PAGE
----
School officials said they have interviewed more than two dozen students and are weighing possible disciplinary action.

LIVES INTERTWINED

The early life of Schloss, a native Austrian, closely parallels that of her German-born stepsister, Anne Frank. Both families moved to Amsterdam to escape anti-Jewish Nazi persecution in their homelands.

The two girls lived near each other and were friends before Germany’s Dutch occupation, forcing both families into hiding. Frank’s personal journal about her family’s ordeal was posthumously published in 1947 as “The Diary of a Young Girl.”

Frank died at age 15 at the Bergen-Belsen concentration camp in Germany in early 1945.

Like Frank’s family, Schloss was captured by the Nazis in 1944 in Amsterdam and was sent to Auschwitz, where her brother and father died. Schloss and her mother were liberated by the Soviet army, and her mother married Frank’s father, Otto, in 1953.

Newport Beach Rabbi Reuven Mintz, who helped organize the students’ meeting with Schloss, said the controversy should be a “wake-up call” to a rising tide of anti-Semitism and other forms of intolerance.

The Anti-Defamation League (ADL), which tracks acts of racism, says the number of anti-Semitic incidents reported at U.S. public schools jumped 94 percent from 2016 to 2017, the latest year such figures are available.

One factor appears to be wide-scale human migration stirred by war, political upheaval and environmental degradation, which in turn has fed a global rise in xenophobia and discriminatory politics that is “becoming mainstreamed in much of the Western world,” said regional ADL director Peter Levi.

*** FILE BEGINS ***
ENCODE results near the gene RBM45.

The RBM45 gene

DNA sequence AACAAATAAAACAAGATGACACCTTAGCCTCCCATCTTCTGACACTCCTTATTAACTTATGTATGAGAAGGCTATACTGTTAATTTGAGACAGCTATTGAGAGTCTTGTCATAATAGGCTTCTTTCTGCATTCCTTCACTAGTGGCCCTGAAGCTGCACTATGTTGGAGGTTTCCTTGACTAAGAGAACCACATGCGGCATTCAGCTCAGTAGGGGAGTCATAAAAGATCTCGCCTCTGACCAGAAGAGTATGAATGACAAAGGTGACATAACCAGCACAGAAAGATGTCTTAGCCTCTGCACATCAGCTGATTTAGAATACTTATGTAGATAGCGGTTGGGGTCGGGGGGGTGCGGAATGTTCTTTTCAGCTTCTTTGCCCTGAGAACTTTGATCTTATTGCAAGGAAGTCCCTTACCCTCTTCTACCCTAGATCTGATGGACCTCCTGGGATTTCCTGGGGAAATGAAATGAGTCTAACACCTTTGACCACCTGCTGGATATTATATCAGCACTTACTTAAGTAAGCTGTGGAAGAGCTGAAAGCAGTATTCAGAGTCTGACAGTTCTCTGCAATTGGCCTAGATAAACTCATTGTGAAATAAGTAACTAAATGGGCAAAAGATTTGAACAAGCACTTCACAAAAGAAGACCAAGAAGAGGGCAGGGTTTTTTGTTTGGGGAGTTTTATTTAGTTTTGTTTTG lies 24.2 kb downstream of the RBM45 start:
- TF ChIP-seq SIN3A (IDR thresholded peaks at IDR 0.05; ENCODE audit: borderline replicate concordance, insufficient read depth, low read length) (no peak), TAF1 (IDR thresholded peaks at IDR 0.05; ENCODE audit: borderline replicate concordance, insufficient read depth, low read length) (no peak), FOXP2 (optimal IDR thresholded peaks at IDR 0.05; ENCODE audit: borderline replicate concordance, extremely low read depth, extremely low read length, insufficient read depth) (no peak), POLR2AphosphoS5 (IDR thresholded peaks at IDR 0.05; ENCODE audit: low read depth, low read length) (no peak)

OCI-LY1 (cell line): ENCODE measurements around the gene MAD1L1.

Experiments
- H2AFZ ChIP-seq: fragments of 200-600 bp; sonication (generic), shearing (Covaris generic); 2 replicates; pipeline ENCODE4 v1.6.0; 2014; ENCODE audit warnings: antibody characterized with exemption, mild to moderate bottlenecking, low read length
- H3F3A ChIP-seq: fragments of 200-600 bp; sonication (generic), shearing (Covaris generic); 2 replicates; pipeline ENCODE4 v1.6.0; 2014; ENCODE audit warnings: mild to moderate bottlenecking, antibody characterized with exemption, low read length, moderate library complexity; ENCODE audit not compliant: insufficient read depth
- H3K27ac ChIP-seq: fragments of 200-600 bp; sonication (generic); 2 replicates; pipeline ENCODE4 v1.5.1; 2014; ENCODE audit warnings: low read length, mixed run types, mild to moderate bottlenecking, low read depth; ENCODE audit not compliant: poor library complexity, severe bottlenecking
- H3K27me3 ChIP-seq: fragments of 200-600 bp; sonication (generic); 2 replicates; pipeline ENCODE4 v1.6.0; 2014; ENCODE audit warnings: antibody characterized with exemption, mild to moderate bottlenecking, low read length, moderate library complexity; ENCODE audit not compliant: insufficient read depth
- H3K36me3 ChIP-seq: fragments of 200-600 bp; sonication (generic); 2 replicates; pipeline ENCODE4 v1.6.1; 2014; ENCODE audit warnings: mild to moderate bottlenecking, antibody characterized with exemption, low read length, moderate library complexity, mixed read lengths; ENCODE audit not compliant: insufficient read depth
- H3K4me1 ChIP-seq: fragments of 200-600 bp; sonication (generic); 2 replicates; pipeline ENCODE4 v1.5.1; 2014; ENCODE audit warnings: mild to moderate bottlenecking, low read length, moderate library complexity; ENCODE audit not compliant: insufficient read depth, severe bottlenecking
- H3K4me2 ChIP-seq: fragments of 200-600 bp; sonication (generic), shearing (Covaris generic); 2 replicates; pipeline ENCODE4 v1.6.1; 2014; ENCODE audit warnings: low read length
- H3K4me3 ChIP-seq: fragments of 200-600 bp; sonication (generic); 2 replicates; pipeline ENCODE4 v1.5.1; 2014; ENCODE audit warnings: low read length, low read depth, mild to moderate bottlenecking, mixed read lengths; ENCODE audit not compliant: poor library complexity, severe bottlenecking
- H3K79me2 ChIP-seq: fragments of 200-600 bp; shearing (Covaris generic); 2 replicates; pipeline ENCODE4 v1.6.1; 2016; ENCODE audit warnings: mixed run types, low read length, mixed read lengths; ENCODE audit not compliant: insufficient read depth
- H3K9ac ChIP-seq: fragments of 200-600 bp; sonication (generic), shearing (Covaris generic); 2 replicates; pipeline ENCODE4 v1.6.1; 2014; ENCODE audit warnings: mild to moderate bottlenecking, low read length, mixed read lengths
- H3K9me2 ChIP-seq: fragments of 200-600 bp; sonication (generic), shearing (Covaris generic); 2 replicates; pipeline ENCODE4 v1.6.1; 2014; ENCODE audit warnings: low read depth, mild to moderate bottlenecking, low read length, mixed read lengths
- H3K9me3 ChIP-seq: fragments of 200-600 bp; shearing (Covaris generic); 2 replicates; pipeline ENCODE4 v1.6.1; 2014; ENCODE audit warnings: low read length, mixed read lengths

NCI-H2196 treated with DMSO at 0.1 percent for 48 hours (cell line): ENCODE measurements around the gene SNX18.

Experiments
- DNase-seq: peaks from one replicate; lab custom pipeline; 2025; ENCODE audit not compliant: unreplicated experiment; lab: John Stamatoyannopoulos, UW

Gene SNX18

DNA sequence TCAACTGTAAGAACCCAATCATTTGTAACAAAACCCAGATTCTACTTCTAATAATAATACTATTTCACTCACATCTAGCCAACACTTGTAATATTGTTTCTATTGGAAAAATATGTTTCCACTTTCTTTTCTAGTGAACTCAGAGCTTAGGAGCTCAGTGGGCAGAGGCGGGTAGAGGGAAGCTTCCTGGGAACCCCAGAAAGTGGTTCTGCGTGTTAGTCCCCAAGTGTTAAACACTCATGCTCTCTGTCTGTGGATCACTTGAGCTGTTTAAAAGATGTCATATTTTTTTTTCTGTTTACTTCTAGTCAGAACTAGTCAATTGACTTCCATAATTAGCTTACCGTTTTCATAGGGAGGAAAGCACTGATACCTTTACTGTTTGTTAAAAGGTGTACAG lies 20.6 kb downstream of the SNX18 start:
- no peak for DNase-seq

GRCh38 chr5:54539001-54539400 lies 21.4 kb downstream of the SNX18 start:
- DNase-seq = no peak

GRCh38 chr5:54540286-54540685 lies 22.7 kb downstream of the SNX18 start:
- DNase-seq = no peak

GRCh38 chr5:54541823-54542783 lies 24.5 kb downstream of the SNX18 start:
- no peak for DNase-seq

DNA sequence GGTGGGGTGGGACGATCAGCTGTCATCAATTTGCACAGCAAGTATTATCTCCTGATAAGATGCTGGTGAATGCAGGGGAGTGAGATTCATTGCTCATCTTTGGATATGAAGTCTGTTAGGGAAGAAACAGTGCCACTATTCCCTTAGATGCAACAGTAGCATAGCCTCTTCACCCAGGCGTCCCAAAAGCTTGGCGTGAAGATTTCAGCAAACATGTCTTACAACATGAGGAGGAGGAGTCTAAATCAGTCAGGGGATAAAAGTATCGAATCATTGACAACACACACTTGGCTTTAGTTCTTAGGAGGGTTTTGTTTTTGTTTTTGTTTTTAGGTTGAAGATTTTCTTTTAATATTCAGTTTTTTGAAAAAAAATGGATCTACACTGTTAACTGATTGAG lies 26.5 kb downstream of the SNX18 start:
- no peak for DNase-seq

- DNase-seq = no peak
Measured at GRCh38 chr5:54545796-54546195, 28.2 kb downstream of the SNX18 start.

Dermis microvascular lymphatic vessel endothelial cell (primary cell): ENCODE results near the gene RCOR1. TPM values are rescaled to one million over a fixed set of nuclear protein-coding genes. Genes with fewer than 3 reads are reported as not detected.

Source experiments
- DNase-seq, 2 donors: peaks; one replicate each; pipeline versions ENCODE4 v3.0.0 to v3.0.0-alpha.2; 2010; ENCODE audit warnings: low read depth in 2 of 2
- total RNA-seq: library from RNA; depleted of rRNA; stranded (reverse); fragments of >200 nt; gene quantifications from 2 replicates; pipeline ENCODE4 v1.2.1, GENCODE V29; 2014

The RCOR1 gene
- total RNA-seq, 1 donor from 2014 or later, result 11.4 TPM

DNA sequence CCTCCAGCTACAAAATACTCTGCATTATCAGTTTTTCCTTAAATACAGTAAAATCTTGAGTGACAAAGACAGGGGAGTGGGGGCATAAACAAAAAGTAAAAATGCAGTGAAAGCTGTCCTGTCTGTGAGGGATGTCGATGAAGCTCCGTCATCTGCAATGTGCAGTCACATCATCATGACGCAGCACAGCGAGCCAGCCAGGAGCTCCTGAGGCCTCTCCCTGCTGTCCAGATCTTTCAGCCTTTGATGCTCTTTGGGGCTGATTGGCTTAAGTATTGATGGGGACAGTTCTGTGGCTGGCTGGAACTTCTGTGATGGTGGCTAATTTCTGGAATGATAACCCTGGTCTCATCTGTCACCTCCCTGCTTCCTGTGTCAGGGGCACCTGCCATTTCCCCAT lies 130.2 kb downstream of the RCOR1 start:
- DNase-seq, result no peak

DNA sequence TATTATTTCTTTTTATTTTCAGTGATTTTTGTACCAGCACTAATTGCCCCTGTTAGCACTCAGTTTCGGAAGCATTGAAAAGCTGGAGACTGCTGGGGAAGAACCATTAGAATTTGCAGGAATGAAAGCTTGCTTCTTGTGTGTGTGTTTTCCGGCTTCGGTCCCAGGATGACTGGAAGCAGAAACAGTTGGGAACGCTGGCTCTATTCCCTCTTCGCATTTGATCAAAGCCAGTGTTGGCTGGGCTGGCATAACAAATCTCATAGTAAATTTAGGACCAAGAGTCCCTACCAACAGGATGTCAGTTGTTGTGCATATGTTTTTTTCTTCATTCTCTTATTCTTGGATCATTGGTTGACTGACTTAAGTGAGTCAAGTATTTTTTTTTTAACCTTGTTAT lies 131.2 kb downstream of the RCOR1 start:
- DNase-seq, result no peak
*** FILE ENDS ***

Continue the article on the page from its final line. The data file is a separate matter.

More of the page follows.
“High school kids are not immune from that,” he said.

Another factor, he said, is the spread of extremist ideology by way of social media and the Internet, “and everyone has access to that in his pockets.”

(Reporting by Steve Gorman in Newport Beach, California; Additional reporting by Rich McKay in Atlanta; editing by Darren Schuettler and Lisa Shumaker)

Man charged with Pittsburgh synagogue massacre due in court

FILE PHOTO: Mourners react during a memorial service at the Sailors and Soldiers Memorial Hall of the University of Pittsburgh, a day after 11 worshippers were shot dead at a Jewish synagogue in Pittsburgh, Pennsylvania, U.S., October 28, 2018. REUTERS/Cathal McNaughton

By Jessica Resnick-Ault

PITTSBURGH (Reuters) – The man charged with shooting 11 worshipers to death at a Pittsburgh synagogue, marking the deadliest ever attack on America’s Jewish community, was due to make his first court appearance on Monday before a federal judge.

Robert Bowers, 46, who has a history of posting anti-Semitic material online, has been charged with 29 criminal counts, including the violation of U.S. civil rights laws in what federal prosecutors say was a hate crime.

Several of the charges can be punishable by the death penalty.

Bowers is accused of storming into the Tree of Life temple in Squirrel Hill, the heart of Pittsburgh’s close-knit Jewish community, yelling “All Jews must die” as he opened fire on members of three congregations holding Sabbath prayer services there on Saturday morning.

In addition to the 11 mostly elderly worshipers who were killed, six people, including four police officers who confronted the gunman, were wounded before the suspect surrendered. Two of the surviving victims remained hospitalized in critical condition.

“The fact that this attack took place during a worship service makes it even more heinous,” U.S. Attorney Scott Brady said on Sunday at a news conference.

Bowers’ initial appearance before a judge was scheduled for Monday afternoon in U.S. District Court in Pittsburgh, Brady said.

About 2,500 people attended an interfaith memorial service for the victims that was held late on Sunday on the University of Pittsburgh campus.